As you may have heard me harp about previously, the amount of currency in circulation in comparison to the available goods and services is what determines our financial health. Think of it as the percentage of body fat to muscle in a human. Obviously, a body that is 58% body fat is ripe for a heart attack, diabetes, arthritis, and a compromised immune system.  The problem with our monetary system at present though is that unlike the amount of fat in our body, we have no primary way to determine just how much is in circulation.  We can identify the amount of goods and services produced in a given year, but the Federal Reserve has conveniently halted its production of the M3 report, which is what published the information about the amount of currency that was issued into our market each year.  For several years now, we’ve been flying blind, so to speak.  So instead of an M3 report, we need to look at other factors which can be nearly as useful as an M3 report, although surely on a conservative level. (It’s interesting though, that the Federal Reserve has no problems regularly publishing the amount of debt though. Natch.)

DebtBear with me. There’s one more fundamental aspect of economics that I must establish in order for the light bulb to turn on for everyone. The real value of any nation is based on what it produces—preferably in the form of tangible goods such as food, clothing, real estate, etc.  America quickly became the financial powerhouse that it is because of the significant amount of hard goods that it was able to produce and export to the rest of the world. It was in part this very reason that the U.S. dollar became the standard in currency markets worldwide, the U.S. had more tangible production to show for their work versus other nations. So long as hard goods continue to get produced and sold, then a nation is not in anywhere near as much financial peril as they would be if they just kept printing money and making up intangible things to spend it on.  Let me restate that. Even though money is being printed with reckless abandon, if it’s at least chasing hard, visible, goods, it’s bearable to just about any economy.  However, when money is created out of thin air, backed by nothing other than a “Because I Said So” signature, and is spent on nothing tangible, then the path to serious financial failure is imminent.  The reason being is that when it comes to not having anything to show for it, the useless money becomes even more of a thief by appearing in useless, intangible forms—say, digits on a computer screen. Think about it. I’m sure that I wasn’t the only one who had a brother who went through cash like it was water with NOTHING to show for it. He was always broke. Now, picture an entire nation like that.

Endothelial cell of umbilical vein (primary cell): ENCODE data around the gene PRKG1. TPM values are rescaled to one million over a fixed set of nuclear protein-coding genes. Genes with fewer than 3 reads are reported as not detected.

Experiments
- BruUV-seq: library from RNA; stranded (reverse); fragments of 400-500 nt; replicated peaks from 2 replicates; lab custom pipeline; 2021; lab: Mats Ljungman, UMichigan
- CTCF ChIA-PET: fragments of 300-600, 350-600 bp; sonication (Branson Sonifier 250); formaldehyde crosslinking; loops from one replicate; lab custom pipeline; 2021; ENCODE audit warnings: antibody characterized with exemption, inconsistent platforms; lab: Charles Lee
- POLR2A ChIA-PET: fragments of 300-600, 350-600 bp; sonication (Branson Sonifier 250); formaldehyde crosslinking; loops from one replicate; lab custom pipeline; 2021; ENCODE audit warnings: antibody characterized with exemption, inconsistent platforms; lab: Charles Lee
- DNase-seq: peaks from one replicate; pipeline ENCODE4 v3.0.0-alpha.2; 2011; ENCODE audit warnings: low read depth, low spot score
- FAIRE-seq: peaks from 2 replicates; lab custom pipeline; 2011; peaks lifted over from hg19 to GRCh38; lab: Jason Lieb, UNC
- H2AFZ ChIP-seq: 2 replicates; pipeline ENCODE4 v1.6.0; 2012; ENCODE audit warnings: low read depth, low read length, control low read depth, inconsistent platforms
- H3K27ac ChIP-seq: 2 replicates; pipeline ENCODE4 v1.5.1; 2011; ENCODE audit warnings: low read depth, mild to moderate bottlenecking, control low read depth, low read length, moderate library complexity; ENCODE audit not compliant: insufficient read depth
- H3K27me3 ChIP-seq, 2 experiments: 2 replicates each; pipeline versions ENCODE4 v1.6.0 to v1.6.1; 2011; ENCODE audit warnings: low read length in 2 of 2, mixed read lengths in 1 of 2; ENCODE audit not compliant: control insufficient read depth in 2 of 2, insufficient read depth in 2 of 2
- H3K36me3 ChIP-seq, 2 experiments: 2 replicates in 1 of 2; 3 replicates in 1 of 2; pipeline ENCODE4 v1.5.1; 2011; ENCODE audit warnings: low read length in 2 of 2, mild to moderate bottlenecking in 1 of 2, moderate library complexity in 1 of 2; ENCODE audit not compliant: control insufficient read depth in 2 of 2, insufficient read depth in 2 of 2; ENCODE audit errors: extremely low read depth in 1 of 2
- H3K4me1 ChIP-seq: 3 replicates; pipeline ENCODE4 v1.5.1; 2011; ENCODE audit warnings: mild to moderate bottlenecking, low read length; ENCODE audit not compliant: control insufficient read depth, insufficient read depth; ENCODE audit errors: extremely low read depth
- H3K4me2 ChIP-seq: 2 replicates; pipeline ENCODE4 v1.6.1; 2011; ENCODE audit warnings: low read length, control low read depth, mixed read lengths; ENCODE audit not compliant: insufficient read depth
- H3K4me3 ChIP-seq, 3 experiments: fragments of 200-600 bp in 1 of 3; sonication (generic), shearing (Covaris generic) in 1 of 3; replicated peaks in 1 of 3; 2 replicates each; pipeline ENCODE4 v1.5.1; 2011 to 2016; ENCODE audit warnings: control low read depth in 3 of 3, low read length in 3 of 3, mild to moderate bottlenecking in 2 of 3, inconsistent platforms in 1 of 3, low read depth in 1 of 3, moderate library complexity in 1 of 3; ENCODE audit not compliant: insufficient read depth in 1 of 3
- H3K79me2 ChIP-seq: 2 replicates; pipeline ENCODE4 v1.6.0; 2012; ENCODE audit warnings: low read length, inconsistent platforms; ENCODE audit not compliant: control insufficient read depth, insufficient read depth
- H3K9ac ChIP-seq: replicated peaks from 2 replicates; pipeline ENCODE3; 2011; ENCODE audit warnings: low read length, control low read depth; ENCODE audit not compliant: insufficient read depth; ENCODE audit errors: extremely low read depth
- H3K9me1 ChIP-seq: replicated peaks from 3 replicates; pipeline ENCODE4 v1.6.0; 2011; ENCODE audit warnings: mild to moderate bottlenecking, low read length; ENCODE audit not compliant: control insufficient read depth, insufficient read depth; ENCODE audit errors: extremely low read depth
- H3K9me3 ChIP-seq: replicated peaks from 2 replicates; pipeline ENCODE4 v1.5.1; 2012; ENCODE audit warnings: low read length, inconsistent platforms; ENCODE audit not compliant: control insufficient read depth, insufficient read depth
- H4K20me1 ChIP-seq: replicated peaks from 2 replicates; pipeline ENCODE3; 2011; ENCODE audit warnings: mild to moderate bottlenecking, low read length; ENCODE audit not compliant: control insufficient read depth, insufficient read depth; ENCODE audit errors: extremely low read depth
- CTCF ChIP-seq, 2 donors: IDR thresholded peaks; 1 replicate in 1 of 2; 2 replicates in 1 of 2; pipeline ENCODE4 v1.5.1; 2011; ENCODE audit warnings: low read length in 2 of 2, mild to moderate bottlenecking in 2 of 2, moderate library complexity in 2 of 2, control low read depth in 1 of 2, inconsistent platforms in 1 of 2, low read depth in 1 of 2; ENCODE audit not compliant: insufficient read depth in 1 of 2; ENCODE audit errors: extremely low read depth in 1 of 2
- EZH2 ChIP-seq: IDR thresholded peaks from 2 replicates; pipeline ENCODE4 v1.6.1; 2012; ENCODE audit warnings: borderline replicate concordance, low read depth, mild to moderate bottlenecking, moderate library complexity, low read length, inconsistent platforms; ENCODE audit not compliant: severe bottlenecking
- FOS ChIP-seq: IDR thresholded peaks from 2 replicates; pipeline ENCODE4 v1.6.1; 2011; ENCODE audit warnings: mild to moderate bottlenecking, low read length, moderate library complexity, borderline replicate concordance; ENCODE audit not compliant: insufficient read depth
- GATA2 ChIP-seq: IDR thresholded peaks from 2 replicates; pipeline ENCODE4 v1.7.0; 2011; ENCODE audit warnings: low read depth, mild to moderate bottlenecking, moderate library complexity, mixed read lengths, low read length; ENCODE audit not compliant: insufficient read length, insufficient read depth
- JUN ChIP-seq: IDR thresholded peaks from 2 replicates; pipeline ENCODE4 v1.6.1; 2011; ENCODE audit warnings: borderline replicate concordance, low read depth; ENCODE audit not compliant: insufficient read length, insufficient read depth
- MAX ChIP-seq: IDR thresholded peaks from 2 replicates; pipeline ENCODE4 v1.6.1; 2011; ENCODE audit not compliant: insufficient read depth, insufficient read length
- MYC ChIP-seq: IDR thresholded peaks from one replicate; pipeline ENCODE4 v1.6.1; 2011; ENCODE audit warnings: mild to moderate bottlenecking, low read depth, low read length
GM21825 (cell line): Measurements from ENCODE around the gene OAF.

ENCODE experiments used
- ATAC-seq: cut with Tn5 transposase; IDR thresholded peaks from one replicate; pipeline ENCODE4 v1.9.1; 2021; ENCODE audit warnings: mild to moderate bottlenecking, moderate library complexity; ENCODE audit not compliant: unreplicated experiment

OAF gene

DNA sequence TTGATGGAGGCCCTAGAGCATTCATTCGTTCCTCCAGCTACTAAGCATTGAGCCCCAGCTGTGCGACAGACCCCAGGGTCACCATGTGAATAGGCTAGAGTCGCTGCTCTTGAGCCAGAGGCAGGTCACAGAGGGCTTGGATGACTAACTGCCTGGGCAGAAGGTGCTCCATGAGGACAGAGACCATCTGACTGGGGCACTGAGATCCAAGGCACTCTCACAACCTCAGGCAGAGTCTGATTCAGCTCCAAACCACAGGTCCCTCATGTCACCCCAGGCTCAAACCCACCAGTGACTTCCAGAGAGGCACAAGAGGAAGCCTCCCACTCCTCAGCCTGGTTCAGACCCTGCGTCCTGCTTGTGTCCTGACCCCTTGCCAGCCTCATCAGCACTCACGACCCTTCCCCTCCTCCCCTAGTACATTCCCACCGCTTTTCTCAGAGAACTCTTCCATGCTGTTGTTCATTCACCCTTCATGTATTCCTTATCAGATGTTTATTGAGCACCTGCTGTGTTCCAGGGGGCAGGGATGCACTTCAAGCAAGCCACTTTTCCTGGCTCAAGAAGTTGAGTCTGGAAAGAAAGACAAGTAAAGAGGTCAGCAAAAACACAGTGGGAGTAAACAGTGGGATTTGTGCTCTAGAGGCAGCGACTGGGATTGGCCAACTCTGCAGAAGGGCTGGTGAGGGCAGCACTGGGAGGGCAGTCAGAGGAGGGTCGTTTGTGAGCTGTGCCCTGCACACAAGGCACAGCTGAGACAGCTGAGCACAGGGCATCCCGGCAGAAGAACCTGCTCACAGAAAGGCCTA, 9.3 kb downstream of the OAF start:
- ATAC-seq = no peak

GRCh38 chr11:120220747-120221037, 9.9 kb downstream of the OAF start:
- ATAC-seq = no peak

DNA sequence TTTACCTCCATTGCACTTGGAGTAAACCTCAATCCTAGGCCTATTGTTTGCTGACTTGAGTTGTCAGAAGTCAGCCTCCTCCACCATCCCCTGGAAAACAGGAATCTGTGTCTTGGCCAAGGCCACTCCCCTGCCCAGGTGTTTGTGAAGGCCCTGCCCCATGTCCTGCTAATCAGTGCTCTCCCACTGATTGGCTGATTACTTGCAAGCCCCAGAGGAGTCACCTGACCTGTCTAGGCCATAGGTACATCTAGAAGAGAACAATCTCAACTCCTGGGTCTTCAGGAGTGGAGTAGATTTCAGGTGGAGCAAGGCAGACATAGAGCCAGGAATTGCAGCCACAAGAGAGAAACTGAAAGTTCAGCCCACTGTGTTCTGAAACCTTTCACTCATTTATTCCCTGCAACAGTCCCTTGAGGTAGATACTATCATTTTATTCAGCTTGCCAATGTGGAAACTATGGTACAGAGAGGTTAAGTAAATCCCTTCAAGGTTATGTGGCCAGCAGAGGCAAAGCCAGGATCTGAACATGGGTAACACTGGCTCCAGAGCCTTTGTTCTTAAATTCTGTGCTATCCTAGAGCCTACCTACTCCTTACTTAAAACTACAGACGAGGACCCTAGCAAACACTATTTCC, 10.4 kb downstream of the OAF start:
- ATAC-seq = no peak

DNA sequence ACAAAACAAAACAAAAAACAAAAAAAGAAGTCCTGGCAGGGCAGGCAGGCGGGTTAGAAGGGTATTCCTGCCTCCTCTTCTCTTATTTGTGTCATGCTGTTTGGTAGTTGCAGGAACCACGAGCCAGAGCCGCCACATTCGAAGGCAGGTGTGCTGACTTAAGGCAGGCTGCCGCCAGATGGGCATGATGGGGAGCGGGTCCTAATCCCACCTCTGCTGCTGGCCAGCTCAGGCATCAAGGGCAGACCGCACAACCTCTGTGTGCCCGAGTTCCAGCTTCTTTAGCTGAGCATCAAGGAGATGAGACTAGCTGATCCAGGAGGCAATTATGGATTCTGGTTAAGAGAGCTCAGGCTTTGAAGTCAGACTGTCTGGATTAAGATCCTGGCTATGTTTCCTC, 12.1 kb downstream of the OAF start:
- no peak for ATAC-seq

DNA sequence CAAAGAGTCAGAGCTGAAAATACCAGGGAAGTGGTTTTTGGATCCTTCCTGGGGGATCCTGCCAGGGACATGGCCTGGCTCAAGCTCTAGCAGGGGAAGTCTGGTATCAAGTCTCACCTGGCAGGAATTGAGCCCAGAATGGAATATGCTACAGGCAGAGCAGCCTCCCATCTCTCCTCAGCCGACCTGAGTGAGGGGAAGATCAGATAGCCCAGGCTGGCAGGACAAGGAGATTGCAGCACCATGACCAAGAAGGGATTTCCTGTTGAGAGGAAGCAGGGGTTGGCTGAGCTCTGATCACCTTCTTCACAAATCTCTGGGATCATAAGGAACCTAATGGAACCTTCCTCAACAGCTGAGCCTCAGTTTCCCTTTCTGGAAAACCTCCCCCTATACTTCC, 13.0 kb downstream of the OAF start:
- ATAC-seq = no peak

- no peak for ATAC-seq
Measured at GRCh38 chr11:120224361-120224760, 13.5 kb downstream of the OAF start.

DebtSo, now let’s take a look at credit cards. When a credit card is issued to a person, it’s not in exchange for anything initially, right? If you have the lucky numbers on your credit report, or if you have a pulse in some cases, you get one. (Ironically though, last year over 1.2 million “pre-approved credit card” offers were awarded to deceased persons or pets!)  Even for those cards which charge a fee for their “privileged use”, nothing tangible is circulated into the economy.  Worse yet, there are numerous fees associated with credit card use AND possession.  Yes, this means that even those who pay off their credit card every month, are still feeding the problem.  Last year, over $20.9 BILLION dollars were charged to consumers for “over the limit” fees. Another $15 BILLION was charged to hardworking consumers for the privilege of having a credit card. Hmmm…plastic has never been so valuable, eh? Remember, I’ve not even addressed the interest earned on these credit cards. Let’s take that aspect on now.

DebtWe all assume we know what happens when a credit card is used. I purchase $1,000 of household furnishings at my local House Mart.  Instead of paying cash for it though, I use a credit card. House Mart delivers the goods to my home and then send the credit card receipts to their merchant (digitally). Within a couple of days, the merchant sends digits into House Mart’s bank account. House Mart then pays their employees, vendors, taxes, rent, and all other expenses as a result of these digits which they see on their computer screens when the log into their bank account.  So yeah, I get drapes, end tables, and a dining room table and some throw rugs, but no one else has received anything tangible in exchange for that, right? Now let’s follow those digits. Employee A receives his weekly amount of digits in his bank account. He then goes about town paying for his groceries, gasoline, taxes, and mortgage with those digits, right? Still, nothing tangible is exchanged.  House Mart uses their digits to pay their vendors who then turn around and use their digits to pay their supplies in China. Still, nothing tangible, not even our worthless paper money here. But that’s not the most alarming part.  The fact is that credit card companies are playing a true ponzi scheme with a very thin margin for error. If they grant me a $1,000 credit line, they are only required to have SIXTY to EIGHTY actual dollars (in the form of digits, of course) on hand to do so. So, even if House Mart demanded that they not get paid in digits, but in actual dollars, Credit Card USA could not do it. The ponzi scheme would unravel.